Malaysia and Indonesia may argue over who did batik first, but there’s no contest on who does batik best. The batik-making villages of Laweyan and Kauman in Solo (Surakarta), central Java settle the argument.
The shops in Solo's batik villages are all occupied by ladies making handmade patterns. Kauman churns out classical designs in the dark brown favored by the Sultan in Yogyakarta. Laweyan’s batik makers aren’t afraid to use modern designs and vibrant colors.
See the ladies at work, or sit down and try to make batik yourself, drawing lines on white cloth with a canting pen dipped in hot wax.
Getting There: Fly in from Jakarta to Solo via Adisumarmo International Airport (IATA: SOC, ICAO: WAHQ), then hire a car to take you to the batik villages.
Dive in the Coral Triangle
Indonesia’s 10,000 islands lie in the southwestern corner of a biodiverse “Coral Triangle” that spans Southeast Asia. With climate change looming, you’ll want to dive into these waters as soon as possible: each dive destination reveals a unique undersea paradise blooming with plant and animal life!
Top Indonesia dive spots include: Raja Ampat in West Papua, its thousand islets home to over 75 percent of the world's coral species; East Bali, site of the USAT Liberty wreck dive site; Wakatobi, home to the world's second-largest barrier reef; and Komodo National Park, whose strong currents must be mastered to see the local turtles, manta rays and occasional Komodo dragon!
Meet the King of Lizards at Komodo National Park
The massive Komodo dragons (Varanus komodoensis) dominate the Komodo and Rinca islands in their namesake national park in Indonesia’s East Nusa Tenggara.
Some 2,500 dragons live on Rinca; its savannah-like territory only sparsely covered in trees and given totally to the dragons and their natural prey (rusa deer, wild boar and macaques).
A short trek around Rinca takes an hour to finish, beginning and ending at the ranger station near Loh Buaya, winding past resting dragons and a nesting site before ascending a hilltop overlooking Rinca's northern shore. A park ranger will walk alongside you with a long, forked stick to ward off any curious dragons.
Getting There: Fly in from Bali to Labuanbajo's Komodo Airport (IATA: LBJ, ICAO: WATO). From Labuanbajo, you can hire boats to take you to Komodo National Park.
Visit a Sacred Lake in Rinjani National Park
Out of Indonesia’s many volcanoes open for trekking, the 12,000-foot (3,700 meter) Gunung Rinjani is probably the most challenging to attempt — and the most rewarding to finally conquer.
Looming high above the island of Lombok east of Bali, Mount Rinjani stands in the middle of a 41,000-hectare national park. Choose from several trails, beginning with a hike from Senaru up to the Segara Anak crater lake; to a more challenging climb from Sembalun Lawang to Rinjani’s summit.
After finishing your trek, consider visiting the Sasak Sade Village near the capital of Mataram to see how the locals live.
Getting There: Fly in to Lombok via Zainuddin Abdul Madjid International Airport (IATA: LOP, ICAO: WADL), then take a hired car to either Senggigi or Senaru. Local guides can be hired at either town.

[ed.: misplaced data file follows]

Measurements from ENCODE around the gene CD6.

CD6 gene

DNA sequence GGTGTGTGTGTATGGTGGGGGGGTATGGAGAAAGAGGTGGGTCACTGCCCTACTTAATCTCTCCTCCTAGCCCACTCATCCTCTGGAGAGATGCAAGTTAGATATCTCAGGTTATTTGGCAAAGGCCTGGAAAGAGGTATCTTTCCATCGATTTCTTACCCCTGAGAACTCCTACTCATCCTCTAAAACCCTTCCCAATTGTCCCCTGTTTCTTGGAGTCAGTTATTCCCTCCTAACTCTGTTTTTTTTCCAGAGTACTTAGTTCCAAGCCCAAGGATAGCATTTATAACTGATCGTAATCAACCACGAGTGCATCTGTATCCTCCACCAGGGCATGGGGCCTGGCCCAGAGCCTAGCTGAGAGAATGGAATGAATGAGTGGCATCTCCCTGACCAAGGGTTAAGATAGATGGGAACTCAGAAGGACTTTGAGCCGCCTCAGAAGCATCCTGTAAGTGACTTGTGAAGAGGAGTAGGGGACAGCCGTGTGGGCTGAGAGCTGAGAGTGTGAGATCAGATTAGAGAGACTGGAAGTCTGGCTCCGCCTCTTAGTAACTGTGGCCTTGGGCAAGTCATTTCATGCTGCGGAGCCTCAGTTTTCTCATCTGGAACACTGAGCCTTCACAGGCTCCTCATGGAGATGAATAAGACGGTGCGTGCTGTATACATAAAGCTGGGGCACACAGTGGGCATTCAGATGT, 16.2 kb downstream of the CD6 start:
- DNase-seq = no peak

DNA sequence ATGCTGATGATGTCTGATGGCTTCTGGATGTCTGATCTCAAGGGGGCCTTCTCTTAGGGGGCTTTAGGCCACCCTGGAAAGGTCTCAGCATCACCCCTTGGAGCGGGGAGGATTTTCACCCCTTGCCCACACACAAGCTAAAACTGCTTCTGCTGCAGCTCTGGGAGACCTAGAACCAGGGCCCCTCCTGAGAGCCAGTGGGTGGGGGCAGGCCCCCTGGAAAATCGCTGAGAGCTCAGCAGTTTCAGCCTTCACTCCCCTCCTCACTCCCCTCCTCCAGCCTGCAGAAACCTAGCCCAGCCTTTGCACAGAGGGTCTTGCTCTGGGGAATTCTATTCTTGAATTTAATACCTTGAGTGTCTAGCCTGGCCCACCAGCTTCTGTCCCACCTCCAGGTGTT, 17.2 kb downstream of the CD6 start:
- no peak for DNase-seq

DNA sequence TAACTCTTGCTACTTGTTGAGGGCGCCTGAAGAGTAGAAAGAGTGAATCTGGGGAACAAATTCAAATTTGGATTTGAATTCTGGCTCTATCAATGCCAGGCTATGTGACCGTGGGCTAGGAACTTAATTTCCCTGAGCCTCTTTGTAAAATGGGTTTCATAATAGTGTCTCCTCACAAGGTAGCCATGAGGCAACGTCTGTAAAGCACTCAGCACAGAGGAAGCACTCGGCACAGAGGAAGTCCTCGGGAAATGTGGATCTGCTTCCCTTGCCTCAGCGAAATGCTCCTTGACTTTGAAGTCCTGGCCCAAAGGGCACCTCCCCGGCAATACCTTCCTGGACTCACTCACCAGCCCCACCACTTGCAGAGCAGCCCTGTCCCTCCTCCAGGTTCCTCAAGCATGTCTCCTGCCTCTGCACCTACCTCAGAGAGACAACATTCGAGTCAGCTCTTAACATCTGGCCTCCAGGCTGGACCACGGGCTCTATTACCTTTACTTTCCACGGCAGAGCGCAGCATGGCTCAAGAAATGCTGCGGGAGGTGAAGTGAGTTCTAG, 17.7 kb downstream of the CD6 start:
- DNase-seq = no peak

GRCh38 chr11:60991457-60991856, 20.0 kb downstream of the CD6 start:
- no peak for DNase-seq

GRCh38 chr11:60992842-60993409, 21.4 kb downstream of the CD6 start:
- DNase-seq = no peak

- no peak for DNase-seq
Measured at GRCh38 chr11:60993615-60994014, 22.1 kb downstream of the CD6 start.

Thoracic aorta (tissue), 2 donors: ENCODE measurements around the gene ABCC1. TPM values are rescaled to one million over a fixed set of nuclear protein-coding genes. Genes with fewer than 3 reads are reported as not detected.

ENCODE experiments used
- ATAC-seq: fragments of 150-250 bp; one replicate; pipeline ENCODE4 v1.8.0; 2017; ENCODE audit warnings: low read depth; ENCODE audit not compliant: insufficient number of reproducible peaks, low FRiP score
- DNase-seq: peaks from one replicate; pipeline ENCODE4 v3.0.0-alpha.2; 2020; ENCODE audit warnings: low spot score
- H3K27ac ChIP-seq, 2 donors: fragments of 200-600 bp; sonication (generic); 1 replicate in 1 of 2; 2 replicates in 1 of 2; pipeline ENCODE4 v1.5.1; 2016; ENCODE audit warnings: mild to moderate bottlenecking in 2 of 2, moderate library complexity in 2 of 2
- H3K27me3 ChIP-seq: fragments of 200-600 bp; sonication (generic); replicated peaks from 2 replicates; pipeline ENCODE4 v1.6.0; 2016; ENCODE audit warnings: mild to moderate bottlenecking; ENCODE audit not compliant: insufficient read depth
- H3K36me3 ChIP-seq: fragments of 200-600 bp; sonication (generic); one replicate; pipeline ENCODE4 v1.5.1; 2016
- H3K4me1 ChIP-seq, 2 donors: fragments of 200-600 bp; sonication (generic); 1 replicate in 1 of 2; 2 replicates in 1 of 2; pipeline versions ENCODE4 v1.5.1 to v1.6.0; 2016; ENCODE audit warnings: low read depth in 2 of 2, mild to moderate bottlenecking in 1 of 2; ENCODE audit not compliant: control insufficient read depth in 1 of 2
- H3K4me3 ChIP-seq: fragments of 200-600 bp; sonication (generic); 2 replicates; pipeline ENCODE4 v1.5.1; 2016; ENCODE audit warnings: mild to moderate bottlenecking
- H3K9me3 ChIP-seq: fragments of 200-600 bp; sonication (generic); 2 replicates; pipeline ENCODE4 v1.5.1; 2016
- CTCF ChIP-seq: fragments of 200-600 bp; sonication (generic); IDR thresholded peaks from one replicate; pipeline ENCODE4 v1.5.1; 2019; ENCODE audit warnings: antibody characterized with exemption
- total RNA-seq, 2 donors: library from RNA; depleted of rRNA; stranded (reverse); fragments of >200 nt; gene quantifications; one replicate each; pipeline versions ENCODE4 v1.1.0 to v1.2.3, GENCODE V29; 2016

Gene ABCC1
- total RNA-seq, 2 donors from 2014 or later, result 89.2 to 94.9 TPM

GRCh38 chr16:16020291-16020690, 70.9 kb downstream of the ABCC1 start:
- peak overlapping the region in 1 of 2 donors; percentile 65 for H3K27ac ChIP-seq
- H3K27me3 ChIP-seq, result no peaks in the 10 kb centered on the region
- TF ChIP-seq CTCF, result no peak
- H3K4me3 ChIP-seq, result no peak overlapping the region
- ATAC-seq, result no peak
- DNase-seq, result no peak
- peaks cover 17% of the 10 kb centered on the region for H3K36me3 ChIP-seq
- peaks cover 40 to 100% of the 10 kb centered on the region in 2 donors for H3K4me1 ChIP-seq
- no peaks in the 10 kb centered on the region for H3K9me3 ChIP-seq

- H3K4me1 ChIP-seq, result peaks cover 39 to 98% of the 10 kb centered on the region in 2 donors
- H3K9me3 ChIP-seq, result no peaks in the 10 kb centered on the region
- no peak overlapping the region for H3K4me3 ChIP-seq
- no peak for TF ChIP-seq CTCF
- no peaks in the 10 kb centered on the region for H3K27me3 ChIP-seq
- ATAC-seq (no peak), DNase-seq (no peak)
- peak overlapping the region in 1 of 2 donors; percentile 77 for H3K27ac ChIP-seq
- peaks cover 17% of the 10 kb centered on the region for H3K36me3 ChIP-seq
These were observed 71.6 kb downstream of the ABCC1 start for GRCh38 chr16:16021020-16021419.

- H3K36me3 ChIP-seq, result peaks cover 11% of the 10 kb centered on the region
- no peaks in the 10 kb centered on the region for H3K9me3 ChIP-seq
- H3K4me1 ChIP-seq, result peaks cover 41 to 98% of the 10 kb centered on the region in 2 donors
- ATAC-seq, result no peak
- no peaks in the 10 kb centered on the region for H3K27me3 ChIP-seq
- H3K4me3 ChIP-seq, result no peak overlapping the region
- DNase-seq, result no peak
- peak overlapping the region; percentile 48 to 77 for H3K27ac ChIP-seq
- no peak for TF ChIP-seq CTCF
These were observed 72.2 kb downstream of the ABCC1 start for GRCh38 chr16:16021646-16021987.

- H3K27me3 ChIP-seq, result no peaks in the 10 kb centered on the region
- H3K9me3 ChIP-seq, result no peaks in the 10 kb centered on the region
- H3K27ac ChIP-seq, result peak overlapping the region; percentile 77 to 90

Watch Orangutans Play in Tanjung Puting
The Tanjung Puting National Park covers about 1,170 square miles (3,040 square kilometers) of jungle in Central Kalimantan, Borneo Island. A community of orangutan lives amidst the park’s forest canopy. You can have a face-to-face encounter with the apes at the Camp Leakey research station, where scheduled meals at the jungle feeding stations attract orangutans and other denizens of the jungle.
Getting There: The trip to Tanjung Puting is as fun as the destination; fly in from Jakarta to Pangkalan Bun via Iskandar Airport (IATA: PKN, ICAO: WAGI), where a hired guide can take you by car to Kumai. From Kumai, you’ll ride a houseboat known as a klotok, beginning a two-day ride up the Sekonyer River to Tanjung Puting and Camp Leakey.
Party Like a Batak at the Lake Toba Festival
It’s the most unique Indonesian festival on the calendar, a grand five-day party on the shores of the world’s largest volcanic crater lake on Sumatra Island.
The Lake Toba Festival celebrates the culture and history of the native Bataks, whose refined ways contrast with the violent origins of the massive lake (its last eruption almost 70,000 years ago caused a global winter).
The Festival strings together a series of Batak cultural exhibitions and product-related events. All of this unfolds with Lake Toba as a breathtaking backdrop: a reminder of nature’s beauty and occasional unpredictability.
Getting There: Fly in to Silangit International Airport (IATA: DTB, ICAO: WIMN) from Jakarta, then hire a taxi to cover the 1.5-hour ride to Lake Toba.
Out of Indonesia’s 59,000 miles (95,000 kilometers) of coastline, a few hundred make up some of the world’s best surfing destinations.
Bali’s beaches remain a runaway favorite for surfers, who come during peak surfing season between April and October to take advantage of South Bali’s easygoing beach breaks, the many surf schools, and the party scene after dark.
(While popular, Bali’s beaches are by no means completely safe: follow these beach safety rules when you get there.)